Vaccines are not 100% effective. For example, flu vaccines are generally 40 to 60% effective according to the CDC. SimPandemic will protect the percentage of simulants that you specify here.
What are Travel restrictions, Percentage of the total population (per day)?
Travel restrictions, Percentage of the total population (per day) specifies the number of people travelling per day, as a percentage of the total population. Generally, you would specify a fairly small number. For example, all international travel into the United States in 2018 was equal to approximately 0.099% of our total population per day.
Where can I find statistics on international air travel to and from the U.S.?
A good source is: Bureau of Transportation Statistics Air Passenger Travel Arrivals in the United States from Selected Foreign Countries
Other Usage Questions
How do I model a school closure?
In SimPandemic you can think of school closures as a form of social distancing for kids. Use Custom Settings - Social Distancing to specify school closures for Pre-school (<5 years old) and/or School (5-17 years old) age groups.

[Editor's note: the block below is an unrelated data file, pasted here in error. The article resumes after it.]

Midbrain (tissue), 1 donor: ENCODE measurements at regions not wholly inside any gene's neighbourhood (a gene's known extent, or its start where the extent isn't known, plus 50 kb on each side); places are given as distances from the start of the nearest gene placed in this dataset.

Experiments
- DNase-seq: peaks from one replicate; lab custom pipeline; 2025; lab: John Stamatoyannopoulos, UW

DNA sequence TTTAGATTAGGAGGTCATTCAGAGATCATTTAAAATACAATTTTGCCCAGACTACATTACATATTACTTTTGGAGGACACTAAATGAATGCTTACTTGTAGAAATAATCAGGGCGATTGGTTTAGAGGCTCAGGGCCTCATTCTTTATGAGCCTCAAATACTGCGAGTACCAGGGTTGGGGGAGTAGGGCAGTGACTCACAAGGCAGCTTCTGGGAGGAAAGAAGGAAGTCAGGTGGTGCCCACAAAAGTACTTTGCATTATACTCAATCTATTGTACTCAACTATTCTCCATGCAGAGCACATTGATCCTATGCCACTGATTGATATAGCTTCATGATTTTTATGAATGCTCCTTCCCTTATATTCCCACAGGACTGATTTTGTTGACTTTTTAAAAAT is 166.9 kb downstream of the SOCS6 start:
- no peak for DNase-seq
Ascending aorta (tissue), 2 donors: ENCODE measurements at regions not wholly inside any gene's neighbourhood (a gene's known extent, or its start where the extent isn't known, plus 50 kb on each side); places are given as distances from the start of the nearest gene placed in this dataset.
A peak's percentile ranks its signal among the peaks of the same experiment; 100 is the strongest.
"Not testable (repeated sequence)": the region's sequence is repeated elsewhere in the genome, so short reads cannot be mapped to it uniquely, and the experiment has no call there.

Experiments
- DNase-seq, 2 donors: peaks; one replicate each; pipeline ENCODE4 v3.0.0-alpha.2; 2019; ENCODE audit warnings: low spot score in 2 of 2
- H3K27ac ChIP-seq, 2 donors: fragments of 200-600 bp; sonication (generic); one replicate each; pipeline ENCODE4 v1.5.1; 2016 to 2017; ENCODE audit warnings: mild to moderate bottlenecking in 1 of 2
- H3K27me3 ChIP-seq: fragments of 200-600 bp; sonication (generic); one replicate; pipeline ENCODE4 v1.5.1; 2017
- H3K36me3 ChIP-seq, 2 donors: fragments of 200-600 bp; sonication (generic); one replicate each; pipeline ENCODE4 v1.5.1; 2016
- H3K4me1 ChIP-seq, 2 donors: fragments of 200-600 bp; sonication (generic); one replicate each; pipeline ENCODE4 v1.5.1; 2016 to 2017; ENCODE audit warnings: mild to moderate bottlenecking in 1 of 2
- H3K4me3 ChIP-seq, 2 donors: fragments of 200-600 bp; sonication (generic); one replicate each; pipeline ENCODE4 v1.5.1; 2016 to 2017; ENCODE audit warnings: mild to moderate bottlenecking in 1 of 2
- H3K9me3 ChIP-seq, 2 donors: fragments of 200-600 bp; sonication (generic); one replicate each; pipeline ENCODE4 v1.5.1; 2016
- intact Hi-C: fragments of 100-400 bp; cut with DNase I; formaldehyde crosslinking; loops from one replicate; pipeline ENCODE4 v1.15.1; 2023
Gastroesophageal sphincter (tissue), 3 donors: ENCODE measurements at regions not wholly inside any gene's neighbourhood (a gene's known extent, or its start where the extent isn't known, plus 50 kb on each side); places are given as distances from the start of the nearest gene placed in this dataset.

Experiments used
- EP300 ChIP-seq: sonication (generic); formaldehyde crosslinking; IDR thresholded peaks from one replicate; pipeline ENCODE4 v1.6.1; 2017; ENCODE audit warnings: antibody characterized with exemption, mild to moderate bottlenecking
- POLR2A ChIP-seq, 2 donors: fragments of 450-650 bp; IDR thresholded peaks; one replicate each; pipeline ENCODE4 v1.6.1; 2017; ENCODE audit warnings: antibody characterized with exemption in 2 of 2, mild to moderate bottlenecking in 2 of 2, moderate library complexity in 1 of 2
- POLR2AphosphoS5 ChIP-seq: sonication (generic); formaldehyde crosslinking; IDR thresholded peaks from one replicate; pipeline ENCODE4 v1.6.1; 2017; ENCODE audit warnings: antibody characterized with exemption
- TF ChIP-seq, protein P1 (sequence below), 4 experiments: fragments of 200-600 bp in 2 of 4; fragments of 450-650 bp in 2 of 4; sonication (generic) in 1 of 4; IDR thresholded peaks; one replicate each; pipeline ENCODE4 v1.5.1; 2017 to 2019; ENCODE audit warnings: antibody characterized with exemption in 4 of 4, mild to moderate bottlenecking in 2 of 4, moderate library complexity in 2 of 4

How do I model for comorbidities?
SimPandemic doesn't have a specific population group for comorbidities. However, you can be creative and reassign the population groups throughout all the parameters in Custom Settings. For example, setup Population Statistics and Disease Characteristics such that one age group (perhaps Elderly (>= 65 years old)) is actually your comorbidity group. Adjust the other age groups appropriately.
How can I clear or reset SimPandemic to its original parameters?
In any Sandbox, select Customize Settings and then select the button labeled Reset to Defaults at the bottom of the Customize Settings page. This will reset all settings in the Sandbox to their default values. If there is more than one Sandbox in the Notebook that you are using, this command only resets values in the Sandbox that you are currently using.
An alternative is to go to https://www.sciencebuddies.org/simpandemic making sure that there are no characters after simpandemic. This will reset all Sandboxes if there are more than one.
Why doesn't SimPandemic show error bands on its output?
That would be a great feature! There are trade-offs that involve how long it would take for each run (quite a while) and the cost of our server bill if we enabled such a feature. (Did we remember to tell you that SimPandemic is free?) In the meantime, you can manually do multiple runs to see if your scenario has significant variation between different runs.